Other developments last week which received less notice thanthese three crises, but whiich also may cast a long shadow onthe future, include:
–For the first time, there was real progress in talks betweenArmenia and Azerbaijan on resolving the war in Nagorno-Karabakh. Participants in the OSCE-sponsored sessions in Helsinki saidthat the two sides were behaving in a businesslike fashion, andthat they had agreed both to extend the current round of talksand to hold another one in Austria in the second half of July.
–Armenian President Levon Ter-Petrosian’s efforts to controlthe difficult political situation in his country drew public bloodfor the first time this week when pro-government activists–probablymilitiamen not in uniform–attacked a demonstration in Yerevan’smain square. Although the pro-government forces fired into theair, they injured a large number of people with their nightsticks.The demonstrators in turn demanded the creation of an alternativegovernment and said that there was now "dual power"in that Caucasian country.
–The departure of Lt. Gen. Aleksandr Lebed from his commandof the 14th Russian Army in Moldova’s Transdniestr region continuedto have political fallout. Moscow’s new man on the scene promisedto prevent any leakage of weapons to the population, but the Dumashowed its lack of confidence in the new commander by passinga measure requiring the Russian government to maintain the existingarmy structures–a demand presented by Lebed–and to fund the14th Army by a special budget line, so that it would not haveto be reduced in size. In his last interview as a serving officer,Lebed said that he would enter politics, and he is expected tochallenge Yeltsin for the presidency next year.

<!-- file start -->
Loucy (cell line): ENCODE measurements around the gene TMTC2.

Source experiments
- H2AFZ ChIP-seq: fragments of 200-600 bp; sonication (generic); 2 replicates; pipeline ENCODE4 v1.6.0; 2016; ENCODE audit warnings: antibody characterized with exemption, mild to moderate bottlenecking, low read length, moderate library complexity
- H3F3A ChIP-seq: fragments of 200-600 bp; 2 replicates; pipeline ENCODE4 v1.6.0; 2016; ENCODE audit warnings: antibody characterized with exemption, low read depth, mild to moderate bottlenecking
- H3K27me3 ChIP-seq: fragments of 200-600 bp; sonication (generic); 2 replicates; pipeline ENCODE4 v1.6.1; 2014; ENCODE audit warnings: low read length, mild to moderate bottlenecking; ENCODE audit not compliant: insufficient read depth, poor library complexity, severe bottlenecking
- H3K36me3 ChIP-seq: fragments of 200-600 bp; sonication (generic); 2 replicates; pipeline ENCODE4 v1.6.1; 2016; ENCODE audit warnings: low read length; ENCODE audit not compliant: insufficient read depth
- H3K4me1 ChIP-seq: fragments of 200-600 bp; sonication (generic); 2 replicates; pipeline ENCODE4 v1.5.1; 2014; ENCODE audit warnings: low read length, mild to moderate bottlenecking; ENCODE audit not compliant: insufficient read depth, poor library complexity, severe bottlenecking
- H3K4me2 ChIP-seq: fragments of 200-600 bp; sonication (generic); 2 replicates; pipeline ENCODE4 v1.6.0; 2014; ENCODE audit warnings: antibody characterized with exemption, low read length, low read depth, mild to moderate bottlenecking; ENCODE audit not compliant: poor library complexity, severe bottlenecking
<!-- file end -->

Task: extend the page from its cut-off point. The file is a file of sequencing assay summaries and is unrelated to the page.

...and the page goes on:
–Russian President BorisYeltsin announced an election year budget,one that promised tax cuts, a war on waste and abuse, and morespending for the population’s social needs. The 1996 budget, however,is unlikely to be passed in the form he has proposed; and evenif it were, its optimistic assumptions about inflation and economicgrowth are unlikely to be realized. Moreover, even the ever-optimisticRussian finance minister said that the costs of Chechnya, andnatural disasters like the Sakhalin earthquake, could overwhelmMoscow and bust the budget. That would mean more inflation andless economic progress. And despite the Russian ruble’s riseagainst the dollar, Moscow’s budgetary problems continued, withthe regime announcing that it had collected less than 1% of themoney it had expected from its privatization of state-owned enterprises.
–The Latvian banking crisis continued, with Riga unable to raisefunds through the bond markets to cover its debts, and with officialsin both Estonia and Lithuania concerned about the stability ofbanks in their respective countries. A major bank in Lithuaniafailed last week and was taken over by the government. In Estonia,the government moved quickly to cover a deficit by one of itsmajor banks. Officials in all three countries have indicatedthat they believe Moscow, or at least some Russian officials,have provoked this crisis and may seek to use this lever againsttheir governments.